Yesterday’s New York Times carried the front page headline, “Fast Offenses are Sacking the Huddle, Long a Part of N.F.L. Lore” by Bill Pennington. It seems that the prevailing trend of the “no huddle offense” tries to catch the defense off-guard and it’s all about the outcome of the play.
I’ve followed football for a long time. My great-great aunt was a Buffalo Bills fan with season tickets well into her 80’s and I understand what a culture College Football is during my time at the University of Oklahoma in the 70’s and 80’s.
I’d grown up learning sports from my Dad so I knew a lot about golf, bowling and baseball, but not as much about football since he had never played. I was an average spectator being well schooled in the player positions, how a team scored and even a little about strategy.
I didn’t know much about the Huddle except I thought that it was just an opportunity for the player who ran onto the field to communicate the coach’s next play. Things have changed since the 1970’s as I see both teams rush into the next play without a huddle, communicating with complex hand signals or shouts at the line of scrimmage.
I realized that I didn’t really understand the huddle at all when read a quote from Roger Staubach in the New York Times article. Roger quarterbacked the 1970’s Dallas Cowboys and was a Heisman trophy winner. Roger said, “The huddle was the best time to take the pulse of the team. As players in the huddle, you’re all alone in the middle of the field but together at the same time. You see who is hurt, who’s tired or who’s spitting mad. You can take that all in, which can be powerful.”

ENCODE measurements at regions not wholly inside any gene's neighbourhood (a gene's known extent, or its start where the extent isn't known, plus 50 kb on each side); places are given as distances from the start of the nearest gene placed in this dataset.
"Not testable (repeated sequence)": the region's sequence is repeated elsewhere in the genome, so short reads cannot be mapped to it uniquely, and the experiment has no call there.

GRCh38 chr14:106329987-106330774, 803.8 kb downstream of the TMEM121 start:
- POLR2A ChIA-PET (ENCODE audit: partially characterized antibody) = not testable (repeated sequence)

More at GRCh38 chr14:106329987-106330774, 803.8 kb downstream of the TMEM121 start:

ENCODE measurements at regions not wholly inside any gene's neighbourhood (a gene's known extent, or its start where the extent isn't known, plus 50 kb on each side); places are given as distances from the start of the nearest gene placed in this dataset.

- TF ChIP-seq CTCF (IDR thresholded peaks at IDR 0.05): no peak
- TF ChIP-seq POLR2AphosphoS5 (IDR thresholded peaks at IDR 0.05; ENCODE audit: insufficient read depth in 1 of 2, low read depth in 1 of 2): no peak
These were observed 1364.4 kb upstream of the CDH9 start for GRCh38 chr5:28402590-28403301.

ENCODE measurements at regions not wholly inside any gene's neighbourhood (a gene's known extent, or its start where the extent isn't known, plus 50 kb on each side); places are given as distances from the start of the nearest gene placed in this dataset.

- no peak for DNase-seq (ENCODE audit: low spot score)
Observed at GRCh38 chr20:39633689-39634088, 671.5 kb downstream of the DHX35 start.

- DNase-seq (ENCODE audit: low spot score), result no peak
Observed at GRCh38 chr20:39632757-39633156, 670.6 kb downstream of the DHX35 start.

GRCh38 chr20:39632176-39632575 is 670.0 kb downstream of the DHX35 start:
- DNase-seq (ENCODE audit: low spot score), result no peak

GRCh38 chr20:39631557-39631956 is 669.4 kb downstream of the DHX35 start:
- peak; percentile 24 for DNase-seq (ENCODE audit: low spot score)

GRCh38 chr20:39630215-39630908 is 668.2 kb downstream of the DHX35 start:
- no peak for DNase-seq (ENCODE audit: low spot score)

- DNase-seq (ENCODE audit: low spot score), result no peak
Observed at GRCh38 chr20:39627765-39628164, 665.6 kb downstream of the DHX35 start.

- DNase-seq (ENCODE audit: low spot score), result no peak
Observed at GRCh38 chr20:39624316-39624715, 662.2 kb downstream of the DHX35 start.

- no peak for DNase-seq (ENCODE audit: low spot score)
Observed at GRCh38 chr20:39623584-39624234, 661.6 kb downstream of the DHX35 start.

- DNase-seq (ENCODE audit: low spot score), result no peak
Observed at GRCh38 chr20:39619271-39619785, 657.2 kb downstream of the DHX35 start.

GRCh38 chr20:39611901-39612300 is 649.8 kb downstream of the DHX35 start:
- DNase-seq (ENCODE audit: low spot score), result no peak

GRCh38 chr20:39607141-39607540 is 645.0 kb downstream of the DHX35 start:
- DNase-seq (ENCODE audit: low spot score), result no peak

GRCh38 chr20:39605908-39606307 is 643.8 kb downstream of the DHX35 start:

I had no idea that the best quarterbacks, the best leaders were reading their teammates in that few minutes, deciding which play fit not only the momentum of the game, but the capabilities and emotional mindset of the players at that moment in time. Calling a run play with an exhausted running back wouldn’t get you many yards. Sometimes when emotions run high, so does the adrenalin and a sky high pass out of the reach of a defender may be an easy grab for a tight end that is pumped up. How would the quarterback know unless they had come together as a group?
When reading that, it sounded a lot like church. As we may feel all alone in the world, we are together on each Sunday morning. If I didn’t go to church, I wouldn’t know that a friend had surgery last week unless I could see her bandaged foot. Another had grandchildren in tow for Fall break; she was beaming with pride as she held their hands tightly. Another had returned from a vacation with stories to share.
I would have never known their joy or their sorrow if I didn’t have the opportunity to “huddle”.
I say we should bring back the huddle, both in our sports and in our world.